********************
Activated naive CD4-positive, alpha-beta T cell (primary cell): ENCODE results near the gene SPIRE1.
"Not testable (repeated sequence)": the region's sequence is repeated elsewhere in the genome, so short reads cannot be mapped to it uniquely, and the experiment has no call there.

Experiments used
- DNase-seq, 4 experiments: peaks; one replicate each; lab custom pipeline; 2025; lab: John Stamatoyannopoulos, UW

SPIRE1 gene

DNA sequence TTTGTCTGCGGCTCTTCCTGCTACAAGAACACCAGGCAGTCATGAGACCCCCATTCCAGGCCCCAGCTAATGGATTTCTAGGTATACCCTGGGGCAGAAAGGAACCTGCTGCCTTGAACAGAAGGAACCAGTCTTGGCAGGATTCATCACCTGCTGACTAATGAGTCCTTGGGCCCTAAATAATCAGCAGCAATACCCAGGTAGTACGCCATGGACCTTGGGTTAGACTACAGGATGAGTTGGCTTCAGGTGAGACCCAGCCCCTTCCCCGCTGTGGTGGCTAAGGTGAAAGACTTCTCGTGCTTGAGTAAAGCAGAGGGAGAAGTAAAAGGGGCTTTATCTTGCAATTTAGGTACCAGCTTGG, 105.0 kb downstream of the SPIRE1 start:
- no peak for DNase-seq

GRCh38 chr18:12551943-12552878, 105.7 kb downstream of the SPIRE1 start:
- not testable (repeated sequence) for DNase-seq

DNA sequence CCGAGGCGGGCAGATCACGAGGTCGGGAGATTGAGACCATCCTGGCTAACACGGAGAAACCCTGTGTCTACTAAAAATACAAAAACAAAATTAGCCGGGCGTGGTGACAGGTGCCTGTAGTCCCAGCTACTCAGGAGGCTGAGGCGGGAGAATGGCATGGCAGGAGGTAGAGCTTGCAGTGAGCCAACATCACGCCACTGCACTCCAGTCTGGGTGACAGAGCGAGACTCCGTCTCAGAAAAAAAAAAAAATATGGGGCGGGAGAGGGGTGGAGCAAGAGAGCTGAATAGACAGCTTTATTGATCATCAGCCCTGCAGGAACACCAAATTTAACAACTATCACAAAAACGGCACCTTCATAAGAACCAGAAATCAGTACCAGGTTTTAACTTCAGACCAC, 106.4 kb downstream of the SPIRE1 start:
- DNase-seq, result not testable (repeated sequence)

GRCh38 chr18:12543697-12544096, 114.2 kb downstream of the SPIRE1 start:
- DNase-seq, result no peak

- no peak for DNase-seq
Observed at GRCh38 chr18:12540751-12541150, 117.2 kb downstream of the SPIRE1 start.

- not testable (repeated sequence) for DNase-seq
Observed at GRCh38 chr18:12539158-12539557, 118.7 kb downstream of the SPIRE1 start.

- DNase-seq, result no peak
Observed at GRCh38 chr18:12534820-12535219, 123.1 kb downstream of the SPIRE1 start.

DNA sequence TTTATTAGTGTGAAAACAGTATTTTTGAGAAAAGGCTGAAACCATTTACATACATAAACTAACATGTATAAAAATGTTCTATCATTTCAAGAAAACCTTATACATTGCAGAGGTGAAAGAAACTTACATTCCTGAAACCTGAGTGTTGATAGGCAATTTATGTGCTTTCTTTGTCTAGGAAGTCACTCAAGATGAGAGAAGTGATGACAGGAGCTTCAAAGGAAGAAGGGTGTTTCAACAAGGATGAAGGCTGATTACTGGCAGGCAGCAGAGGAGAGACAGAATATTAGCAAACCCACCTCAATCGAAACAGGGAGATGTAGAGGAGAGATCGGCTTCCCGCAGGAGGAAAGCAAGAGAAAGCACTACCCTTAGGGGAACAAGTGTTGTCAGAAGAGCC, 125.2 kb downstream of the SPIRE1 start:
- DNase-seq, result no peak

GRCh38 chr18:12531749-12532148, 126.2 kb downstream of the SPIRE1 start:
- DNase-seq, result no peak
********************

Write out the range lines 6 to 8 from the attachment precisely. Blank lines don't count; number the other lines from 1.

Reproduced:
DNA sequence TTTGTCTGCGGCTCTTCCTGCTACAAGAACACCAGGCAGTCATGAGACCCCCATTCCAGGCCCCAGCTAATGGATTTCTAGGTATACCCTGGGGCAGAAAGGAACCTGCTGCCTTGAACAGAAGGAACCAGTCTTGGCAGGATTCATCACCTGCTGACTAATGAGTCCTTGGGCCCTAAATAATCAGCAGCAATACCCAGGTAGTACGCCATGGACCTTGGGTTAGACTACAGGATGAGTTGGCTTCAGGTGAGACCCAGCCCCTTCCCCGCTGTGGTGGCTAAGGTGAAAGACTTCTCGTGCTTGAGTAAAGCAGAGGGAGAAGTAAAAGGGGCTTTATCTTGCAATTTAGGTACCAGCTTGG, 105.0 kb downstream of the SPIRE1 start:
- no peak for DNase-seq

GRCh38 chr18:12551943-12552878, 105.7 kb downstream of the SPIRE1 start: